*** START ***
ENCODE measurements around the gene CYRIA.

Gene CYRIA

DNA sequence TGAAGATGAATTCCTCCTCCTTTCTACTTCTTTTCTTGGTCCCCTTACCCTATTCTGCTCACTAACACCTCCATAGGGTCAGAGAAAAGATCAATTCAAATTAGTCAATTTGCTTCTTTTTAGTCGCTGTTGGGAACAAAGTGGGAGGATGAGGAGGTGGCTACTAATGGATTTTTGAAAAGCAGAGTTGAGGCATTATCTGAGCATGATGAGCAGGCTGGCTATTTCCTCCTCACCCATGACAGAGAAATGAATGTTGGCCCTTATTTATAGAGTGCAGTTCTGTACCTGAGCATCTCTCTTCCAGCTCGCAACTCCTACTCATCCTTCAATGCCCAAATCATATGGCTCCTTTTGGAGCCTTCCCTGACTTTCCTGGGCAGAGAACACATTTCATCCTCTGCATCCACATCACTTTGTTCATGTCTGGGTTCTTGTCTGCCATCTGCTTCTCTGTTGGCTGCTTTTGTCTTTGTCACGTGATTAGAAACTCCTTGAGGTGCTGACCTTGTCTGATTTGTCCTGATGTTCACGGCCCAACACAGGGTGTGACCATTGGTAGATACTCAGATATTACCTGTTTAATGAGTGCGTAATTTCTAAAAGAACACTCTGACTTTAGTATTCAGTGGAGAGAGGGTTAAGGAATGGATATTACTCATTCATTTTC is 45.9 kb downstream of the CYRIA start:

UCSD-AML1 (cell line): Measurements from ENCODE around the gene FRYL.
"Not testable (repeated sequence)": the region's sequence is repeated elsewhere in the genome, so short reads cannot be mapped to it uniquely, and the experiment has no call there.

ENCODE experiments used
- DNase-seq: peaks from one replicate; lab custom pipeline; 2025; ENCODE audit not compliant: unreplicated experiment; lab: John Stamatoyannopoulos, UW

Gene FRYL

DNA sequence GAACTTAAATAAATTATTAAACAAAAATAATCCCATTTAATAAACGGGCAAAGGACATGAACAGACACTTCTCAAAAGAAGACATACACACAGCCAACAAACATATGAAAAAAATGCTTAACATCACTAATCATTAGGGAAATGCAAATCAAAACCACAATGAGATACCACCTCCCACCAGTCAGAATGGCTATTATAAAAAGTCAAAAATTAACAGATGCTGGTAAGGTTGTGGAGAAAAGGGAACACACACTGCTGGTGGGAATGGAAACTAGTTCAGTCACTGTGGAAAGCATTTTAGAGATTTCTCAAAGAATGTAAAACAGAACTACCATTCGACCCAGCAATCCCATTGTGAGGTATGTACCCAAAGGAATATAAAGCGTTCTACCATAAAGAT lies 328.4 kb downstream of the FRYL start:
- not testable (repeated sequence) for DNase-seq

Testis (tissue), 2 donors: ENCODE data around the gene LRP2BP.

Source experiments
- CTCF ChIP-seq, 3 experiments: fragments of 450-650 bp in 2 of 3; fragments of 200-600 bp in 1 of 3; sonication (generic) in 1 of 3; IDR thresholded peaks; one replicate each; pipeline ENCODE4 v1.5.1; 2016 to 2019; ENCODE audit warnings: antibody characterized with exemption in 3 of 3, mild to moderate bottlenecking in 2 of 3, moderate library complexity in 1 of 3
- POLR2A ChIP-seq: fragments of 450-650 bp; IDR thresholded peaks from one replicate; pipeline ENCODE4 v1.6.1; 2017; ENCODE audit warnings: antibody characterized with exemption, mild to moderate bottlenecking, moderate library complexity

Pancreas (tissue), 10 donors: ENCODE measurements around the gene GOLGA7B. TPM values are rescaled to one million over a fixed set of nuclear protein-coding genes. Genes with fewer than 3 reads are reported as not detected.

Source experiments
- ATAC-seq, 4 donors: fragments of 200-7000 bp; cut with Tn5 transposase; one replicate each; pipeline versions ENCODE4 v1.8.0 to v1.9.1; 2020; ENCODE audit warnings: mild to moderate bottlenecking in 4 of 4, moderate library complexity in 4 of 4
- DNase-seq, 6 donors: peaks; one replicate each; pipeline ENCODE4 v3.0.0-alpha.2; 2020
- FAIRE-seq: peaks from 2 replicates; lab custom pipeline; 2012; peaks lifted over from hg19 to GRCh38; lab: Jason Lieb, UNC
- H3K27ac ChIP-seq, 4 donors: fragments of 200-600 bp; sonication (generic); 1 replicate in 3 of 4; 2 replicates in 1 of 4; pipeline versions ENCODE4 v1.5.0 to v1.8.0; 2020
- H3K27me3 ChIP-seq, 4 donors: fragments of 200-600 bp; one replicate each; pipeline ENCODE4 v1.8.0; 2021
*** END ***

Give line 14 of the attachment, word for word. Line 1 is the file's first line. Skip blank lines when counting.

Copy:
- POLR2A ChIP-seq: fragments of 450-650 bp; IDR thresholded peaks from one replicate; pipeline ENCODE4 v1.6.1; 2017; ENCODE audit warnings: antibody characterized with exemption, mild to moderate bottlenecking, moderate library complexity